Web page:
10 years ago, people saw the Web was a place to get information. Today, more and more people are seeing it as a place to connect. Therein lies the difference. The shift to this thinking in the mainstream is going to be the next big revolution on the Web. It’s going to be the realization of Berners-Lees’  incredible vision. As he says, the “Web society” is forming before our eyes. We are ultimately all responsible for how this new society takes shape.

How do you think things will shape up?

10 Responses

  1. What a fantastic way to start a Monday, Suze – obviously that shiny new Alltop badge has inspired you! 😉

    I’m going to have to buy that book, that’s a few times you’ve mentioned your hero and each time he seems to interest me more.

    Fantastic insights and yes, I’m sure we’d all figure a new way out somehow – but just in case, I’m backing up my blog to an external hard drive! 😉

  2. I started to respond but realized it’s too long so will blog about it instead! But you are totally, totally right and I can personally attest to that fact because I’ve been there and exerienced exactly what you describe: when social networks crumble, we find a way to re-create and re-assemble. I’ve been using social media for almost 12 years now and have had to do just that a number of times–in my case, with a group of moms I “met” online in 1997 and have stayed in almost daily contact with since then. We could write the book about picking up the pieces when your social network vanishes!

    Anyway, I’ll write a post about the details…all I know is that the social web has been a daily part of my life for over 11 years and I don’t know what I’d do without it!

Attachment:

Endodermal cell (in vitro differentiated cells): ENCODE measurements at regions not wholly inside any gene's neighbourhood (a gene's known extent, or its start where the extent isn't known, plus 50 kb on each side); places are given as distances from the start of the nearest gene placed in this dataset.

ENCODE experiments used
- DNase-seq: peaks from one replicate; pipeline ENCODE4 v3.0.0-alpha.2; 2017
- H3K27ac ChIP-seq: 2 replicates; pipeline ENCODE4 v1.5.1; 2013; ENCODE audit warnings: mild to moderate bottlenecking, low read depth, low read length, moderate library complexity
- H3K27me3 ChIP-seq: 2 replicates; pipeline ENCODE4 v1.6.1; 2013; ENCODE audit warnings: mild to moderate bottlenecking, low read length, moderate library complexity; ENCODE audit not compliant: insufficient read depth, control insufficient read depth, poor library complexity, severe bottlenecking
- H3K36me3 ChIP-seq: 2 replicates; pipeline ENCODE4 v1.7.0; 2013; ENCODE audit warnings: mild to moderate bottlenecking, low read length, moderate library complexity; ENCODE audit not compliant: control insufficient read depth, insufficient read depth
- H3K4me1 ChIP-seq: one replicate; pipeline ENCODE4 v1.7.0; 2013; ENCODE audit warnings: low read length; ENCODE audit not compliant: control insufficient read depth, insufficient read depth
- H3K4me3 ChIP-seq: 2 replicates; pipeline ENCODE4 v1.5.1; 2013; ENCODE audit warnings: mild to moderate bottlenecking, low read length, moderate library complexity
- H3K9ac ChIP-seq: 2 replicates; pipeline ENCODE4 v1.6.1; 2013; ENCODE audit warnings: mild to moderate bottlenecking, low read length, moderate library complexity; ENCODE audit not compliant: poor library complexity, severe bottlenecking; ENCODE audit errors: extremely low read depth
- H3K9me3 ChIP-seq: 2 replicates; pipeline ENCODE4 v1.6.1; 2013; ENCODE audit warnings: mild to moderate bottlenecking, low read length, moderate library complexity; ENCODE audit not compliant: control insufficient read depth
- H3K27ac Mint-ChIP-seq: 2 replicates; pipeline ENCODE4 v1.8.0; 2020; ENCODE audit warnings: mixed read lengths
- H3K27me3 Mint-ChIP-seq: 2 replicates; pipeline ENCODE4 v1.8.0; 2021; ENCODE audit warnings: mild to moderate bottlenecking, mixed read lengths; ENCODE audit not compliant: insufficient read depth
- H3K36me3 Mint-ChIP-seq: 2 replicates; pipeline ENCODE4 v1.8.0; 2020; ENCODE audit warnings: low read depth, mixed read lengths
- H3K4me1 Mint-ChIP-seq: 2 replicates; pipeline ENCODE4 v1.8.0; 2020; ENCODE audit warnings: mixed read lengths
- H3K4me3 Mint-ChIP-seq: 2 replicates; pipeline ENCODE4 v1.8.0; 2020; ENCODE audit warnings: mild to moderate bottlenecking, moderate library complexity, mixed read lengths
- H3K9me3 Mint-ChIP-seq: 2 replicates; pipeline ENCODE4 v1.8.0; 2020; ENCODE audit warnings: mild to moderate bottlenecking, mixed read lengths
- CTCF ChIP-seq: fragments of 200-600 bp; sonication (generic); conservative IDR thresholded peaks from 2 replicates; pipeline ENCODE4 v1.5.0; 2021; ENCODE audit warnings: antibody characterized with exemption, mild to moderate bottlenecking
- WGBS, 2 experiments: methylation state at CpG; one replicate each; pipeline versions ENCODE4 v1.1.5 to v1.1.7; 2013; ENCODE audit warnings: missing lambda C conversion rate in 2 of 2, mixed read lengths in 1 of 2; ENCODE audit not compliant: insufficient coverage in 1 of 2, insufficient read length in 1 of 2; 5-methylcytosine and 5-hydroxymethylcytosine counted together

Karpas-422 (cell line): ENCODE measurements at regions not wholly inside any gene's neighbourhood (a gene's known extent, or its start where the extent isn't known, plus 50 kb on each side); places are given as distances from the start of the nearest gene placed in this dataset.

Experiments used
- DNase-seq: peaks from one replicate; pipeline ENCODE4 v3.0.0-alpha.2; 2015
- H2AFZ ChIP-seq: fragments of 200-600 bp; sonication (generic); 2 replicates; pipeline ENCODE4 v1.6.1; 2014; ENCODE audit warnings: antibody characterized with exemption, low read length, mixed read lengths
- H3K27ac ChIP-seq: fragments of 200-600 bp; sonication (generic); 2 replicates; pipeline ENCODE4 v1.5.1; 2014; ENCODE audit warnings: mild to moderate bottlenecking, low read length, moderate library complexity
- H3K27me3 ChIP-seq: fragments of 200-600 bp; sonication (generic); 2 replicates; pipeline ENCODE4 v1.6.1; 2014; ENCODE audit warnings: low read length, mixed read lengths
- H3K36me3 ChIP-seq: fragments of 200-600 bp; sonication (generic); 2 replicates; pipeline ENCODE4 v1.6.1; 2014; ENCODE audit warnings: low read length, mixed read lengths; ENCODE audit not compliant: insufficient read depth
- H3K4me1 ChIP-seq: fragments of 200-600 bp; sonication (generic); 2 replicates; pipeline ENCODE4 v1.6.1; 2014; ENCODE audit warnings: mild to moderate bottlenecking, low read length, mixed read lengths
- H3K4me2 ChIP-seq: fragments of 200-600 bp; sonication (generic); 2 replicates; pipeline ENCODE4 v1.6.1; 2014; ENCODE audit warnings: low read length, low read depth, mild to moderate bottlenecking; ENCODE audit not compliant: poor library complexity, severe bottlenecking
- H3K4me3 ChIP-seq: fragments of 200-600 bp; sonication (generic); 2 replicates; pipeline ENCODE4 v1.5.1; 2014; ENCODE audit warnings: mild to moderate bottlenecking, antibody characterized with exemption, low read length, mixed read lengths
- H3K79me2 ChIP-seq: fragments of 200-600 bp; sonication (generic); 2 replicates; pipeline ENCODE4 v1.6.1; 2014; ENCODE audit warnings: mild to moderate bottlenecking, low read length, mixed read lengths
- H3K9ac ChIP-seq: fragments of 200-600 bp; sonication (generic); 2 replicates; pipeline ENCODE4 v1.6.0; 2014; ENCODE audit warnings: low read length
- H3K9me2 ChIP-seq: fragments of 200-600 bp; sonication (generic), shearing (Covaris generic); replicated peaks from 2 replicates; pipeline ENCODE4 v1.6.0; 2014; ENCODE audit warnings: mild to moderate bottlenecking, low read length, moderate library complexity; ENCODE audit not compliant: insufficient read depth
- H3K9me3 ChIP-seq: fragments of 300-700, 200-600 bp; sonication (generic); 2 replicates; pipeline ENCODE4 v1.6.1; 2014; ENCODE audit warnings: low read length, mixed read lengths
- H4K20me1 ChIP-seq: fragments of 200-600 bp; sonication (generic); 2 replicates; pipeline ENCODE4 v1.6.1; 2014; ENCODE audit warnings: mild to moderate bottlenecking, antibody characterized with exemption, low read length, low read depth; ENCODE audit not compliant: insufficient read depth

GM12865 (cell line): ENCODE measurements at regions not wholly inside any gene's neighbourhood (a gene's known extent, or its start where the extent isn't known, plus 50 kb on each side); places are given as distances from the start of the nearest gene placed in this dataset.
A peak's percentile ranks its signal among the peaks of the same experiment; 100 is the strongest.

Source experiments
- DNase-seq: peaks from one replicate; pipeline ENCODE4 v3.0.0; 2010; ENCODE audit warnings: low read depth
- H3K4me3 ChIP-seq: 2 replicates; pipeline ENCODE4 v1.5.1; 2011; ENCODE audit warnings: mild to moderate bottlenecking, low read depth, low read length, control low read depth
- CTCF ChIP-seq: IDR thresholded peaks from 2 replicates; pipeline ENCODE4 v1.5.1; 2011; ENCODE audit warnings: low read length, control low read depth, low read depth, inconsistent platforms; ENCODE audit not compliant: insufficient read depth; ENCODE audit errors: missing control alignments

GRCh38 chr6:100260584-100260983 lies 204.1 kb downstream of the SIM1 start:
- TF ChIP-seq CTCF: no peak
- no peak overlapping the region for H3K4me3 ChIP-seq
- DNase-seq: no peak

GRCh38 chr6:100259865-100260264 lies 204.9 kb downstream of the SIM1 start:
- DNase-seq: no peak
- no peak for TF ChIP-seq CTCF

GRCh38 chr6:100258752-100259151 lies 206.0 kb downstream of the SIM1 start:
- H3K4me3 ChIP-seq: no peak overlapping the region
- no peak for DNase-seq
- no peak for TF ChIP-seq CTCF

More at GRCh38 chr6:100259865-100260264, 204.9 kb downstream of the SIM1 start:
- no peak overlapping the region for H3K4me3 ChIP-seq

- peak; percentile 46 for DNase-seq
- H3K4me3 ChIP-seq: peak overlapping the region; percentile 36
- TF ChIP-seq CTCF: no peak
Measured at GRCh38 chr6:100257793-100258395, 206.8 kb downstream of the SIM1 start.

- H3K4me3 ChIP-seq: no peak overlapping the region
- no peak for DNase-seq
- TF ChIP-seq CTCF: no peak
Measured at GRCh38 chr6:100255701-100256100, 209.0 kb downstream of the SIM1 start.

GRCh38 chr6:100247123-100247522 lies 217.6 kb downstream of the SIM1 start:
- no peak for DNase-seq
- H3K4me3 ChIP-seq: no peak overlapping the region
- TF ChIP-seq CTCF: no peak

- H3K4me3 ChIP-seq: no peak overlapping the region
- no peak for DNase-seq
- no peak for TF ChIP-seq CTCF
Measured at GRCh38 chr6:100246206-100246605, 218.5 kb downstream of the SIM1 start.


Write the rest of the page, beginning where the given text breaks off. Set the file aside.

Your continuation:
3. Amazing how long it has taken to finally get here. We are finally using the web the way it was intended and yet, it feels like we’re at the tip of the iceberg.

    The trick will now be to figure out how to actually improve the planet we live on through the web. Solve big problems. That is what I’m really excited about.

  4. Sue,
    great points. Brings back two (good) memories.

    During the boom, on Sept 29, 2000 at a big Nortel “What do you want the internet to be” event I was touched by the presentation from Dr. Sylvia Earle ( an Explorer-in-Residence at National Geographic).

    Her key message: “With knowing comes caring” (her passion is the oceans … “and with caring there is hope that an ocean ethic will arise that will secure a sustainable future for ourselves and for the seas.”)

    Every day I hope that this heightened awareness will lead to us all caring more and making better decisions.

    The other memory is from back in the early days of long haul fiber equipment development, where some of the evangelists spearheading the project talked about the “death of distance”. Sounded kinda weird back then but it’s certainly become true in many, many ways.

    Social Media seems to be to be the blossoming of these aspirations. I sure hope so!


  5. Absolutely right, Suze! And this is why I enjoy the Web now. I remember when it was new, simply browsing around, lookin’ for somethin’, anything interesting.

    Now, I can’t wait to hear from the people I’ve come to know through those connections we’ve created. You’re right; it’s all about the connections with folks that give the Web the zip it needed!

  6. Great post again! And I share paisley’s comment about the fact that these new so called “social media” tools are just refinements of existing ones such as IRC, instant messaging, news groups, and other boards. They are just easier to use, faster and more pervasive. Just not yet enough for my parents to use them 😉